You found me all alone beneath the canopy
Pumping twenty bucks into my Ford
You looked like something dredged up from a strip mine,
all mud and bone, quickly coming forward
I went on in my very best Midwestern,
“Hey, you doin’ alright there, guy?”
You were screamin’ like an El Camino’s engine
come right at me, so I jabbed you in the eye.
It didn’t really do what I was hoping,
I felt your fists go straight into my brain,
and before I even got the spit off my tongue,
I started slipping down a long and slender drain.
I’ve always had strong notions about living,
but hands around my neck are a bit stronger
and I’ve never really felt as alive as in this moment,
and I hope I can just live a little longer-

The Guiltless Man

Between the moment his head hit the pillow and
the dew sneaking across the willows,
the faintest finger of god surged down
to smudge every past-dwelling lens.

Sweeter than cyanide, sweeter than lead,
he arose as a fungus erupts from the dead
no longer concerned with the churning earth
under three tall pines in the Fairfield park,
where last he left eyes as cold as mother’s
and an alphabetized list of all the others.

He kept his course to the gates of Hell
and the grocers and clerks could never tell
the truth of him, but all the same,
a guiltless man brings guiltless pain.


Dwelling long, dwelling long

It is easy to forget that wine is a poison
and hard to pinpoint the truth in the lie
I was unforgivable during the best of times
and the best of times have all passed by.

I have checked and reviewed your arithmetic
and agree, our hate is mathematically sound,
if by chance we should meet in the hallways
I would scream. But I ache to be found.

It Is Good To Walk In Pairs

We head for the river around midnight.
Park’s closed by then, but rangers sleep too.
We walk with the rushing step of youth
and it’s just me, and it’s just you,
and we speak with extinct exclamations,
laughing at the sour things crouched in the past,
And our meanings would be worthless in a moment,
waiting for the sun to rise at last.

There are things that men will only say in private,
and only after shared heaps of grime,
there are seconds that slip into the cracks of a soul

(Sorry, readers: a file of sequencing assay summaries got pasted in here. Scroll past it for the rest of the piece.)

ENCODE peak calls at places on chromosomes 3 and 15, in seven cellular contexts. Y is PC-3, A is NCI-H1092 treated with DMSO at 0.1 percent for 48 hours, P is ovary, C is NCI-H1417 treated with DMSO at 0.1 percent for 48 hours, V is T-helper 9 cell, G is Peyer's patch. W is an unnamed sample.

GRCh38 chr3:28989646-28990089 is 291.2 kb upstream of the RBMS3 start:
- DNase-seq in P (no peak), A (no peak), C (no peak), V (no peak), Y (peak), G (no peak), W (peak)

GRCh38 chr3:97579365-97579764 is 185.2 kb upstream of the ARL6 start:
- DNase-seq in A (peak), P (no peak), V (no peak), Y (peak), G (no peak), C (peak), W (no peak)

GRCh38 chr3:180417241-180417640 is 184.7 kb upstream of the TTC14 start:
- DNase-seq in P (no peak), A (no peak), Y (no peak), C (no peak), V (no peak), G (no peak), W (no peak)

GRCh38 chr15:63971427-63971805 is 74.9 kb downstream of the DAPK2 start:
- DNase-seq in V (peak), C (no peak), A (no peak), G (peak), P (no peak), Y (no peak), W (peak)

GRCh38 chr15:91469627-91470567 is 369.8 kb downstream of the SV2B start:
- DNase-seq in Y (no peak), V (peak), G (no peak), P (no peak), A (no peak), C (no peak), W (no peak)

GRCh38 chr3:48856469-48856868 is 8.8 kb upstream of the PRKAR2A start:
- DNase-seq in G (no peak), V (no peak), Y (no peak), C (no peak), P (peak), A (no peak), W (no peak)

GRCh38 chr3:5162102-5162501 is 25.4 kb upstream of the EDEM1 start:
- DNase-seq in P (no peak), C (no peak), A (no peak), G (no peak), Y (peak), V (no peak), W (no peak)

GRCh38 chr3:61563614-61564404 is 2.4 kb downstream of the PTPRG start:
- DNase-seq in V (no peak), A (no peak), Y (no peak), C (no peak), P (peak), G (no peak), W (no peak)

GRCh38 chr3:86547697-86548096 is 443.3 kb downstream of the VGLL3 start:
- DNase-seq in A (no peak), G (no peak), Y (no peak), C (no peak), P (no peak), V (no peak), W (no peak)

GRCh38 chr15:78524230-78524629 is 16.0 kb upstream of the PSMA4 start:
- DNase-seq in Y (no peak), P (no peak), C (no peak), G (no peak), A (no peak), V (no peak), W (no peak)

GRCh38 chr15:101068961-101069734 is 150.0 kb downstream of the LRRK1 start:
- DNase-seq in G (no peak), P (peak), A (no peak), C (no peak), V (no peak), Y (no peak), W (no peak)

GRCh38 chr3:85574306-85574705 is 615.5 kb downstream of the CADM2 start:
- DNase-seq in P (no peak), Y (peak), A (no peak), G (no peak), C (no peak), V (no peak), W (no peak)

and emerge at the necessary time.

Actions in Repetition

My nightmares are actions in repetition.
My nightmares are actions in repetition.
clasping and unclasping my hands
and repeating the process, over,
and over,
until the screams sprout sore from my throat.
The firing of rifles that never cease and
spray wildly downrange, fast then faster
until the report is a steady drone.
falling until the fright has left me,
falling through boredom,
figuring impossible equations as I fall,
finding solutions and forgetting them and
starting anew.
My nightmares are actions in repetition,
but I always wake.


They read books for their children, and never read for themselves,
so when the kids outgrew them, what was left to do?
I suppose prescription painkillers and
cups of clean, cheap gin, are
a substitute for purpose.

Mom took another part-time job, just to get away from the house,
but the house got jealous. He always gets jealous.
And the hate in his heart was sharp enough to slash her tires
and dredge a gun up from the baseboards.
Four county officers came, and the house was emptier.

One son was doing engineering for a firm out of town,
and the other sold cars down the street,
and when their great aunt asked them when they’d be having
children of their own, they laughed and thought –
With parents like these, who needs children?

Loving The Battlefield

Your necklace gleams in moonlight like the silver-barbed wire,
Machineguns trained at my chest, all threatening to fire,
it’s lucky I’m a fool. It’s blessed to be a fool.
I charge right in at you, over trenches and the guns,
The mortars strike my balance – there’s no way left to run,
And there’s nothing left of me when the roar is done.

Maybe you’ll find someone fit for digging out the mines,
to dig up bombs for a hundred years,
Or  they step on one, and die,
And I wonder if the brain and eyes behind the guns
think of that young man, who charged in so bravely,
so dumbly led to slaughter, do they think of me and wonder?



Every smile makes him lighter,
each forgiveness drops
a stone from the ankles.
Floating is such sweetness
and there are limitless heights
above, and within.
Until he’s gone high, beyond the air,
into the nothings we only imagine,
where all the natural world is reaching
and plucks him;
burning and freezing, apologies
wheezing out from collapsing lungs,
as he plummets to the bitter earth.


A pain that description itself defied
pinned two inches behind the eye
that lessened only with a wailing cry
was his only anchor to the world.

He died lonely, he died young,
with love unsaid and a heart unsung
and from his head the shotgun flung
a pearl only half-developed.

Three Faces Of The Old Oak on Maple Ridge Lane

Radislav Drobnik wiped his face with a kerchief
and looked out onto the furrows;
the pale and growing things peeked out and
up at the sun from their little burrows.
Hot, too hot, he thought-he-thought,
and went to plant the seeds of shade.

The Man from Down South had a secret name,
and when they caught him and brought him
to the tall oak tree on a dead foreigner’s land,
his last moments were fists and hate and

“Will you love me forever?” she asked, as
the knife slid through the old oak tree:
S.N. + J.M.K ’78.
“Of course, of course, as long as I
can think, I will think only
of loving you.”